Preparing For a Job

 

 

 

 

 

 

 

 

 
 

Flowchart: Alternate Process: Suggested ActivitiesFlowchart: Alternate Process: Home
Flowchart: Alternate Process: Job PlacementFlowchart: Alternate Process: Co-op
Programs
Flowchart: Alternate Process: CIM
Alumni
Flowchart: Alternate Process: Saudi Business

 

 

 

 

 

 

 

 

 

 

How to Built Your CV

 

Your CV is an employer's first impression of you and it must leave a favorable and lasting impact. A successful CV is one that will appear in the most searches and generate the most interviews.

Source: www.bayt.com

1.     How to Built Your CV

2.    Resume Rules

---

How to Built Your CV

* Objective

* Work Experience if any

* Skills

* Education

* Short\ Training Courses

* Important Case studies\ term papers

* Memberships if any

* References

---

Objective

 

Position Sought

Here is where you define who you are in relation to skills and experience. This is a critical part of your CV as it is the first section a potential employer reads and it should portray you in the most relevant and professional light.

Examples:

* Marketing Manager

* Senior Corporate Tax Accountant

* Advertising Executive

* Financial Analyst

* Pediatric Nurse

* Sales Representative

* Concierge

Tips:

* Include words that highlight your skills and area of expertise

* Include keywords of the actual position you are seeking

 

Objective

This should be a brief and focused statement of what you can do and what you are looking for. Employers will look here first before proceeding onto your resume.

Examples:

* Seeking new challenges in (occupation) which effectively utilizes (professional experience).

* Looking to join a progressive organization that has the need for (a type of occupation) and offers opportunities for advancement.

* To gain first hand (type of experience), using my analytical skills and commitment to perform quality work.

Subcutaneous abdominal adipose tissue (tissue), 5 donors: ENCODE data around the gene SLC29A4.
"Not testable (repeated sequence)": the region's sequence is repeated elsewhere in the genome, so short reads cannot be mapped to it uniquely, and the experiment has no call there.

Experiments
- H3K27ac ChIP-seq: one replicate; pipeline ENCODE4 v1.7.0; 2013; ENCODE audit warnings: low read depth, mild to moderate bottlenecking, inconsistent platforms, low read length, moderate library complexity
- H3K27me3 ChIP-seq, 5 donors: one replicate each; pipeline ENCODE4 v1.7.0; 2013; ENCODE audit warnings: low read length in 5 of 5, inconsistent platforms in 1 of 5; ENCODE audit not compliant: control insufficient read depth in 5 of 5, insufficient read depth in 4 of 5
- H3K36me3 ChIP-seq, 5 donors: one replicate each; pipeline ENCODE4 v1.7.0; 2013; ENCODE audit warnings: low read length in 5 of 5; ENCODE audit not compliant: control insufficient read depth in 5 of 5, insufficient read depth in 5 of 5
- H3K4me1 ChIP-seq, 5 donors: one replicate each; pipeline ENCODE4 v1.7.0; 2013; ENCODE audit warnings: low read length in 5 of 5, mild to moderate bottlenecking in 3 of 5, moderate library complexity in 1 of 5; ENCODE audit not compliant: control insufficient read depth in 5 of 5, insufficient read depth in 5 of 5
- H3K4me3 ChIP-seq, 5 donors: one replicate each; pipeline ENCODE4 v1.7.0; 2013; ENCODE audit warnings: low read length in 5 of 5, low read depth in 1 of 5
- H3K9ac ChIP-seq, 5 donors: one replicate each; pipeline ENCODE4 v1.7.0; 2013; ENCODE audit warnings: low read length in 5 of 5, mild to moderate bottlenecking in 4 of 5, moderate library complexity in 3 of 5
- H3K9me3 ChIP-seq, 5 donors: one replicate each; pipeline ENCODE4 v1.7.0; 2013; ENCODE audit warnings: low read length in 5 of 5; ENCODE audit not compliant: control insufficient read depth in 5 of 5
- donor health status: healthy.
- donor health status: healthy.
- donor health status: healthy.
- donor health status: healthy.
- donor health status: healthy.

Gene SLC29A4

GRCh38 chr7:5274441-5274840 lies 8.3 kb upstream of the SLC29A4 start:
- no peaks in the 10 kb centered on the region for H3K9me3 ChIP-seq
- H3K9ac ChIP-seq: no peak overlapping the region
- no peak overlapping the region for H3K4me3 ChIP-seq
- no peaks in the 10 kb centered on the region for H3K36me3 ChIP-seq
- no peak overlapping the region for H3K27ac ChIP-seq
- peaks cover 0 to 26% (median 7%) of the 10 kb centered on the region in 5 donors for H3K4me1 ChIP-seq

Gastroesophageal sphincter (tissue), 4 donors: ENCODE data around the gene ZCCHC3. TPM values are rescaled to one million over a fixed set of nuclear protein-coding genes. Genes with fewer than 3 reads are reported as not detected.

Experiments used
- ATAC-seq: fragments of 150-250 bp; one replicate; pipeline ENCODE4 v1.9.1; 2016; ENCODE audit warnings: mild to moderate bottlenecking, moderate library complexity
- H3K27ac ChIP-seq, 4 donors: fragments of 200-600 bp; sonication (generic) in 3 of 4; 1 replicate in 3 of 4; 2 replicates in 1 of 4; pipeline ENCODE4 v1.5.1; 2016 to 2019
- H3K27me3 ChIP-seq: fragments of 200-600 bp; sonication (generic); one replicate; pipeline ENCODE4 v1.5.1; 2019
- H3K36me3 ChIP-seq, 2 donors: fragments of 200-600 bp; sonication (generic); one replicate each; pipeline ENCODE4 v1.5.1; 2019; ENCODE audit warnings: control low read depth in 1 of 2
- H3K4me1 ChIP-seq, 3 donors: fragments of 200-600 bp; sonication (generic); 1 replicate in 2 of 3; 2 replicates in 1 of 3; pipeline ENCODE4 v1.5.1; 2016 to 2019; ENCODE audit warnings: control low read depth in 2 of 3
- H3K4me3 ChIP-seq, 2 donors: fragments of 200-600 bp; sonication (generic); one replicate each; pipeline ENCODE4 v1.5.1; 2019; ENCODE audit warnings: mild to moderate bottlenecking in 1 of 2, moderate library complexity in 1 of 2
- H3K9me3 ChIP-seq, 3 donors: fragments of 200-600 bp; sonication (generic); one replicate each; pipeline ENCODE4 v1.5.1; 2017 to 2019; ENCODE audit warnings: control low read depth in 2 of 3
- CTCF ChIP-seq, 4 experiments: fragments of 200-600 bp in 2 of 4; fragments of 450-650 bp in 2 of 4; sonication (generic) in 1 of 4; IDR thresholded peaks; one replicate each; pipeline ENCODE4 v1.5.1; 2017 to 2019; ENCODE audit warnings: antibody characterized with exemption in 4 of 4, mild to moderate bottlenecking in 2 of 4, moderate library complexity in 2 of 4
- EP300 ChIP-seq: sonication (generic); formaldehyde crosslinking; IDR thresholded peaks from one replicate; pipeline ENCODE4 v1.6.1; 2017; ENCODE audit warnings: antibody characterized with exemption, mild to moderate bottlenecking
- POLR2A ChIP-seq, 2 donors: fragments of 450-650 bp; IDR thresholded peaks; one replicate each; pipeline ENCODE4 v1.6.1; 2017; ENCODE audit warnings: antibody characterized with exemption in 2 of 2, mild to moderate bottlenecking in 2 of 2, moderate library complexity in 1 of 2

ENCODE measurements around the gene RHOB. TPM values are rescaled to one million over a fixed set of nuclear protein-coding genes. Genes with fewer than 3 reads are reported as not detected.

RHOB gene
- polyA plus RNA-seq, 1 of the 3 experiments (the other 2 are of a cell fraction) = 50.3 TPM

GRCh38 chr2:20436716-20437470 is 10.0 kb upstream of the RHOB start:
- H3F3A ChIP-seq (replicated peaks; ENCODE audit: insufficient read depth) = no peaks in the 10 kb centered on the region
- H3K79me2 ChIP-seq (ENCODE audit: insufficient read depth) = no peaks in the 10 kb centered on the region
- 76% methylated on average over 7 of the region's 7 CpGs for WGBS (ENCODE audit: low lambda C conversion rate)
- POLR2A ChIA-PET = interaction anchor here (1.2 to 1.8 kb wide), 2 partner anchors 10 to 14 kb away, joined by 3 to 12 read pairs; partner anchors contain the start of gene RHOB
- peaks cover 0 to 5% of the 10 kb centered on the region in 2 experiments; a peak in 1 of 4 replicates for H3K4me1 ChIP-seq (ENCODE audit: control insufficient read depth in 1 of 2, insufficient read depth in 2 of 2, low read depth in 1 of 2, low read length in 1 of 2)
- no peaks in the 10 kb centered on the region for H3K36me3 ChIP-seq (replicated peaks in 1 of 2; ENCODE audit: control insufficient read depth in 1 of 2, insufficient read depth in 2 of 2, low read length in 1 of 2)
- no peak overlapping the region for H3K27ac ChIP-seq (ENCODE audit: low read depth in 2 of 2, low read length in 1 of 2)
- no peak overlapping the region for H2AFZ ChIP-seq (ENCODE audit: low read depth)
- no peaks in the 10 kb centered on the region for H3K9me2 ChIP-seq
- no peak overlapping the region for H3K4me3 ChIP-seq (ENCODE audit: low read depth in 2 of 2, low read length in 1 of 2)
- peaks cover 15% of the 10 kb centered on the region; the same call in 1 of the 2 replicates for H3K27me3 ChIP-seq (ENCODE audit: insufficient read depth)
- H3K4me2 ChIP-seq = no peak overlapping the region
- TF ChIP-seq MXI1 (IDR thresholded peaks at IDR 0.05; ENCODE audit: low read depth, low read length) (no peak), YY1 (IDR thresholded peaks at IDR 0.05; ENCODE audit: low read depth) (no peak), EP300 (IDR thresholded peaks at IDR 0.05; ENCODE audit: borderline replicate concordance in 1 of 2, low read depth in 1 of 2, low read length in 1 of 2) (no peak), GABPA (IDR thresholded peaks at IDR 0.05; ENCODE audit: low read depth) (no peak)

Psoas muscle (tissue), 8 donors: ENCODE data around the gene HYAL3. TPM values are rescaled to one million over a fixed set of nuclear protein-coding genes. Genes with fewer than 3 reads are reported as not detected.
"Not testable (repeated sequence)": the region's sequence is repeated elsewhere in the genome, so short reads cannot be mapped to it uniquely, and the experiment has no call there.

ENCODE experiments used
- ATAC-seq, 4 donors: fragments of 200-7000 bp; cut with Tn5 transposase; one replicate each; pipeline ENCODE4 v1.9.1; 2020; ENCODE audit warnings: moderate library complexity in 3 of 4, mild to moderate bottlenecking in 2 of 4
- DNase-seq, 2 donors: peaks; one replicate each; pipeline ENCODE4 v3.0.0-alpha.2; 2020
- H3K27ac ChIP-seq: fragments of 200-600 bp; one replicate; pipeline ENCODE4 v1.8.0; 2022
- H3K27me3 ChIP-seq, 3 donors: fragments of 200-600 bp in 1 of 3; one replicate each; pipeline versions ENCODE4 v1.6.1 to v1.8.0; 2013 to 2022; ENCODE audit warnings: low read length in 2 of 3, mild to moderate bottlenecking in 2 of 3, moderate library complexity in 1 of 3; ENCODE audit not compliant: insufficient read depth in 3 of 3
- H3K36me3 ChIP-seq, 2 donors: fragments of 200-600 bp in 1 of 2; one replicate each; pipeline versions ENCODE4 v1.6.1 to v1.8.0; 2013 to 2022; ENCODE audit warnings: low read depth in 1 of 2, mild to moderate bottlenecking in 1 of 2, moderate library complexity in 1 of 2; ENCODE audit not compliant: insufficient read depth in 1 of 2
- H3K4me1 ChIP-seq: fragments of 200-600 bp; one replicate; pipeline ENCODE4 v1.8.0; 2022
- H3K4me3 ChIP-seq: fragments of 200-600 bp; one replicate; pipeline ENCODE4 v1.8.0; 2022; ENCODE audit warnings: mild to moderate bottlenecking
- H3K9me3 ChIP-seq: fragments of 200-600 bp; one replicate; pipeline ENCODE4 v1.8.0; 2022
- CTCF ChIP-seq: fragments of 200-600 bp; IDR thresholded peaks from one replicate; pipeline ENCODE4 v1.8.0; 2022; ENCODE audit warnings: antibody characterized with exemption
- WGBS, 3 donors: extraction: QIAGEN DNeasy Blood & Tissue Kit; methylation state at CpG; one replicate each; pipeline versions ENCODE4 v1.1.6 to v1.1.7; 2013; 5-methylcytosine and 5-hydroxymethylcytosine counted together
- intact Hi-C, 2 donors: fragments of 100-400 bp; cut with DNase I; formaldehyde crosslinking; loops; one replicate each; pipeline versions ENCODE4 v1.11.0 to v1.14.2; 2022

* To obtain a position in a (type of target company) using my administrative and programming skills.

* To secure an internship with a (type of organization) specializing in (area of expertise)

* (Title) with (background) and a passion for (type) pursuing a career with (target company). Skilled at building strong team environments and developing open communications.

Tips:

* Describe the job you are seeking. You can include your experience and skill level.

* Be focused - vague objectives are less likely to attract an employer.

* Emphasize what you can bring to your prospective employer.

* The Objective should be one sentence - two sentences if needed, but not longer.

 

(Back to top)

 

---

Work Experience

Unless you are a fresh graduate, your Work Experience is the most important part of the CV. Highlight your skills and assigned responsibilities in each previous job.

Examples:

* Managed a team of (number) that established (name of project goal or result).

* Successfully launched and marketed (name of project).

* Participated in the creation of a (name of product or production) that resulted in (a positive outcome).

* Extensive involvement managing client relationships at all levels.

* Wrote feature stories and conducted interviews for (type of press); edited copy of other writers.

* Trained new interns in (type of department).

* (Number of years) of (system) integration experience and implementing solutions to help clients succeed.

* Successfully managed and staffed not only business start-ups, but also periods of rapid, sustained corporate growth.

* (Number of years) of management experience on industrial projects.

* Installed different operating systems, software and hardware.

* Compiled and edited comprehensive quality control reports.

Tips:

* For each position describe your responsibilities, duties, the challenges faced and accomplishments achieved. Use specific examples eg. Increased car sales turnover by 200% or saved department $100,000 by redesigning performance measurement system.